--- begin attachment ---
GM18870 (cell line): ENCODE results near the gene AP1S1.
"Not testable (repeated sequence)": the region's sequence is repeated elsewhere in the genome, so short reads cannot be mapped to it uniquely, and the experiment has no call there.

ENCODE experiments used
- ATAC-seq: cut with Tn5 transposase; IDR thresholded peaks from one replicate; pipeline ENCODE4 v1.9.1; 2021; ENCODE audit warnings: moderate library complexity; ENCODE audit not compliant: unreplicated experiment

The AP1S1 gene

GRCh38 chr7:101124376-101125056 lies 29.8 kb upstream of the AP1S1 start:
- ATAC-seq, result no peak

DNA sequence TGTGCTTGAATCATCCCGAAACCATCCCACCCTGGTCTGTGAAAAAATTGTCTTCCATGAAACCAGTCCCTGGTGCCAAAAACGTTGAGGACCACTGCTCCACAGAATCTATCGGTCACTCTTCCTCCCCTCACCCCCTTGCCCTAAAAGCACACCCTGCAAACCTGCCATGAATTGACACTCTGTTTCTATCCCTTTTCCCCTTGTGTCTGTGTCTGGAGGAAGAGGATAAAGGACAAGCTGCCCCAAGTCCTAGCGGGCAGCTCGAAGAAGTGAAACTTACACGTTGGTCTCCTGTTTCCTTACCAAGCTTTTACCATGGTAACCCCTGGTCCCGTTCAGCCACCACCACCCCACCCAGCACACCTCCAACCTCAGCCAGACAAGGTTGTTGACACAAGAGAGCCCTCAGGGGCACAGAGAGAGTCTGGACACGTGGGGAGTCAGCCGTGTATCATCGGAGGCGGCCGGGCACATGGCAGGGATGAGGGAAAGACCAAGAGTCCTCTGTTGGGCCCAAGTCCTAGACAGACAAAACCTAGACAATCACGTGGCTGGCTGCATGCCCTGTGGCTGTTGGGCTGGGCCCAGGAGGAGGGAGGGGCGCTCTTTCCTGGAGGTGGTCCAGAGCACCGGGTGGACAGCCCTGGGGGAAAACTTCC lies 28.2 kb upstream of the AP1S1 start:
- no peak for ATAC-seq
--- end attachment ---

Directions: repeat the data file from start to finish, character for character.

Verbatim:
GM18870 (cell line): ENCODE results near the gene AP1S1.
"Not testable (repeated sequence)": the region's sequence is repeated elsewhere in the genome, so short reads cannot be mapped to it uniquely, and the experiment has no call there.

ENCODE experiments used
- ATAC-seq: cut with Tn5 transposase; IDR thresholded peaks from one replicate; pipeline ENCODE4 v1.9.1; 2021; ENCODE audit warnings: moderate library complexity; ENCODE audit not compliant: unreplicated experiment

The AP1S1 gene

GRCh38 chr7:101124376-101125056 lies 29.8 kb upstream of the AP1S1 start:
- ATAC-seq, result no peak

DNA sequence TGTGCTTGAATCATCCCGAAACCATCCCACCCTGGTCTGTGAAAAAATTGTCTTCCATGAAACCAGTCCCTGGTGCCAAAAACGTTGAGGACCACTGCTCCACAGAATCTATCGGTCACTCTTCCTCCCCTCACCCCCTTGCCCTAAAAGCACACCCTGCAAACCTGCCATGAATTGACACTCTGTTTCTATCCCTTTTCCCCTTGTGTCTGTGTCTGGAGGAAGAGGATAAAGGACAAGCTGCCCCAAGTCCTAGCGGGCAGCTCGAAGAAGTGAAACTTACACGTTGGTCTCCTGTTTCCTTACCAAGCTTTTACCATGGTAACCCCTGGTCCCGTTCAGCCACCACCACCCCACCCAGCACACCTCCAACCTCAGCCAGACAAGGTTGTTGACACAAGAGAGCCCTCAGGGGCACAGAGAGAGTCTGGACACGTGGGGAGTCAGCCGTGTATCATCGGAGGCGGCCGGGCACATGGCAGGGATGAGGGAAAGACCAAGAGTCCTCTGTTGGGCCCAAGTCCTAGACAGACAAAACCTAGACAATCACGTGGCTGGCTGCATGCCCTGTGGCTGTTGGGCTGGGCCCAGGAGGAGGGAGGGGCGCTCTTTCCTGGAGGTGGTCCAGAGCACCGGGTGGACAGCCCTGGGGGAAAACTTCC lies 28.2 kb upstream of the AP1S1 start:
- no peak for ATAC-seq